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Disability Community Calls Out Twitter's Ableist Bashing of 'Chair Pants'

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What looked to most like an outrageous invention found an ally in the disability community. While many Twitter users were quick to deride a wearable exoskeleton chair, the disability and chronic illness communities pointed out how useful a traveling chair could be — and highlighted the ableism of those who said the device was only for “lazy” people.

The buzz started Wednesday when Tech Insider shared a video of the LEX exoskeleton wearable chair on Twitter. Created by the company Astride Bionix, the product is lightweight and folds down to create two legs for sitting and easily folds up out of the way for walking. Marketing materials sell the LEX as perfect for travel, work or commuting, any time you’re waiting in line.

Twitter users were quick to make fun of the wearable device, saying it solved a problem that didn’t exist, was best for “lazy” people and other ableist comments. Those with disabilities and chronic illness who use mobility aids or are always on the lookout for products and devices to make life a little more comfortable, however, saw the LEX from a different perspective.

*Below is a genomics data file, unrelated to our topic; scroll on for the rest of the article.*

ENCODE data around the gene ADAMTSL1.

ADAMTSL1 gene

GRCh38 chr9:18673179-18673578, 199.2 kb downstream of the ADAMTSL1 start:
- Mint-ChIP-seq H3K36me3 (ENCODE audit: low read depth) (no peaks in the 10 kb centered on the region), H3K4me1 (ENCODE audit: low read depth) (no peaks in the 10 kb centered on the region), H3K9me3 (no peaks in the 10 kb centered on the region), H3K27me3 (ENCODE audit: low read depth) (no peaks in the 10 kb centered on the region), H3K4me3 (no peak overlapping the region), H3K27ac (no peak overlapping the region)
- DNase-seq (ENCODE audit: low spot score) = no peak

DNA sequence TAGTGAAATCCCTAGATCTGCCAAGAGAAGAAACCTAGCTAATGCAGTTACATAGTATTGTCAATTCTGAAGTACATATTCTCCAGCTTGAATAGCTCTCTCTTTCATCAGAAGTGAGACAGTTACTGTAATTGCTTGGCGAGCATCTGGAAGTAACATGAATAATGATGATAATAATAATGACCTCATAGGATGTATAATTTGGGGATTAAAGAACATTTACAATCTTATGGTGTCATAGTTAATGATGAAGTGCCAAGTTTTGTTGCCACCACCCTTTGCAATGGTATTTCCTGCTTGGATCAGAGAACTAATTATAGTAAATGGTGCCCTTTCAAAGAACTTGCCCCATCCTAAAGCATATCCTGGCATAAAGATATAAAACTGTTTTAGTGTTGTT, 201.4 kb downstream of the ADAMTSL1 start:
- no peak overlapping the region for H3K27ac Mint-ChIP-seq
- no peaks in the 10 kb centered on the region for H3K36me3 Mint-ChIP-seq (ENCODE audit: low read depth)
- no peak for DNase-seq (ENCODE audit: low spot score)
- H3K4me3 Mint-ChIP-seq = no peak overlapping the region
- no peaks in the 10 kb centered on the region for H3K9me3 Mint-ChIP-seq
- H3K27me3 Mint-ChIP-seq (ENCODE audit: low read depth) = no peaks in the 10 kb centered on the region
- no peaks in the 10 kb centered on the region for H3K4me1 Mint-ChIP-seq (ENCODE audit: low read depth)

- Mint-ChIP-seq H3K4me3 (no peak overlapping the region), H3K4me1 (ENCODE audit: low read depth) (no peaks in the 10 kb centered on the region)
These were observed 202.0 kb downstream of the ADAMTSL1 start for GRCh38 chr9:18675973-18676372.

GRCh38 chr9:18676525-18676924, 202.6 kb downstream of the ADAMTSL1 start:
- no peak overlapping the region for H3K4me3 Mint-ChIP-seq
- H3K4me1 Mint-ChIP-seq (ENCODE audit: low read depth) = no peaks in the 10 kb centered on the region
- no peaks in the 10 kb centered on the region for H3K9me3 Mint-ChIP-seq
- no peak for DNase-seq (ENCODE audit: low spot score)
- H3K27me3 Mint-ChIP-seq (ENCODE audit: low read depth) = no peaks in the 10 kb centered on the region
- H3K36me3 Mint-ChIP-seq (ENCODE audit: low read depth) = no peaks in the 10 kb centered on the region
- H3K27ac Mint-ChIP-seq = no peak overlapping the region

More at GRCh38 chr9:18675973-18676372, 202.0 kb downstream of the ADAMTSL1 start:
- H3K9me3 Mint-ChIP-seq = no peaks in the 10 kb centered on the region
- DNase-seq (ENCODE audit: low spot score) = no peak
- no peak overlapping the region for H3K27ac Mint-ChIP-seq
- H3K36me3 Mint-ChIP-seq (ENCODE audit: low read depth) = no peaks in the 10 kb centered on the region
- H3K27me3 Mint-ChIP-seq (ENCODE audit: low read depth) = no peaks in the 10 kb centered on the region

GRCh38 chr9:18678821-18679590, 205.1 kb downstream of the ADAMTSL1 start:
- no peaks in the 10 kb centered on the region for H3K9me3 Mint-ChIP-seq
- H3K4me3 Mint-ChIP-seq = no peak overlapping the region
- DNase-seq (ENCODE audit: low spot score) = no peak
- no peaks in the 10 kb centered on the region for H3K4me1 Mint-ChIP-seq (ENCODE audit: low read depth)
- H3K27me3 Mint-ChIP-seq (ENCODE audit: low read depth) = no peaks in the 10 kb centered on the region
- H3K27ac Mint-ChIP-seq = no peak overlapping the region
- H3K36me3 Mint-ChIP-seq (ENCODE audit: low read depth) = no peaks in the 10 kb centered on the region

“I so often need a place to sit & can’t find one in public places. I don’t necessarily need or want a wheelchair all the time,” Esmé Weijun Wang wrote on Twitter. “I feel like the disability community is always reminding everyone that laziness is not the only reason for various inventions.”

Others echoed Wang’s comments, saying the LEX could be really useful for some people while calling out the ableism or calling the product “lazy.”

The LEX exoskeleton device is currently only available for preorder for $399. It comes in four colors — black, red, blue and orange — and three sizes, including small, medium and large. It is expected to ship in December 2019.

Header image via LEX by Astride Bionix’s Facebook page

Originally published: September 19, 2019
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